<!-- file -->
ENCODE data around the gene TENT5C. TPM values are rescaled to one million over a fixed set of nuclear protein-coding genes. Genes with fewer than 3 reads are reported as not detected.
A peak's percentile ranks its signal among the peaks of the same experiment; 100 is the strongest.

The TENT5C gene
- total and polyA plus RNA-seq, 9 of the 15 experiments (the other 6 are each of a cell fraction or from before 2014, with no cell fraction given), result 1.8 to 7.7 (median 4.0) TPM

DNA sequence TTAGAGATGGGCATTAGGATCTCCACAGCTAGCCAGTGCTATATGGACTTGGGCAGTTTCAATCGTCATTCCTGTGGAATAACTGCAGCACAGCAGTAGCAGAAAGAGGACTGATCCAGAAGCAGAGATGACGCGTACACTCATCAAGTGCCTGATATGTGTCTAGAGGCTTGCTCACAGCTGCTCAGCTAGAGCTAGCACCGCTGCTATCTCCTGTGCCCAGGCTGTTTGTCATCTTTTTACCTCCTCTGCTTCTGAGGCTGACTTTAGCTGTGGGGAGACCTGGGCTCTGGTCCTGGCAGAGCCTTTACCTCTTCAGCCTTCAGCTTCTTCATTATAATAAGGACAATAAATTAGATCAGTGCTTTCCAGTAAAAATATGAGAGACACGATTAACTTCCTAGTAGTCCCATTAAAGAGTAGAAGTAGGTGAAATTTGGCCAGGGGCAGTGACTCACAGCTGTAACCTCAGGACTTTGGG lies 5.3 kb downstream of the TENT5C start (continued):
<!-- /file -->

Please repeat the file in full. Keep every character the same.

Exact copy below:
ENCODE data around the gene TENT5C. TPM values are rescaled to one million over a fixed set of nuclear protein-coding genes. Genes with fewer than 3 reads are reported as not detected.
A peak's percentile ranks its signal among the peaks of the same experiment; 100 is the strongest.

The TENT5C gene
- total and polyA plus RNA-seq, 9 of the 15 experiments (the other 6 are each of a cell fraction or from before 2014, with no cell fraction given), result 1.8 to 7.7 (median 4.0) TPM

DNA sequence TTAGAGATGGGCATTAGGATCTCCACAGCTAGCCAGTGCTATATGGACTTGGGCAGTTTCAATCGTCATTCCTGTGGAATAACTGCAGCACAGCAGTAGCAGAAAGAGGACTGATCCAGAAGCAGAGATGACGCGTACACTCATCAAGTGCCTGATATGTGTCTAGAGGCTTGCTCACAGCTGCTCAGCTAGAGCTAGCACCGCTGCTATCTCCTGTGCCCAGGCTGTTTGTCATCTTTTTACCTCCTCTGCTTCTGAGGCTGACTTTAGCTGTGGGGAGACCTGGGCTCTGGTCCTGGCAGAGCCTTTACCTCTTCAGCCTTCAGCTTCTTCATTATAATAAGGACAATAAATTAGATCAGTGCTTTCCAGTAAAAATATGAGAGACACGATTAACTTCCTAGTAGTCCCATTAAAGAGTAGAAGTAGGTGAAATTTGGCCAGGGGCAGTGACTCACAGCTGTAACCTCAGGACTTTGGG lies 5.3 kb downstream of the TENT5C start (continued):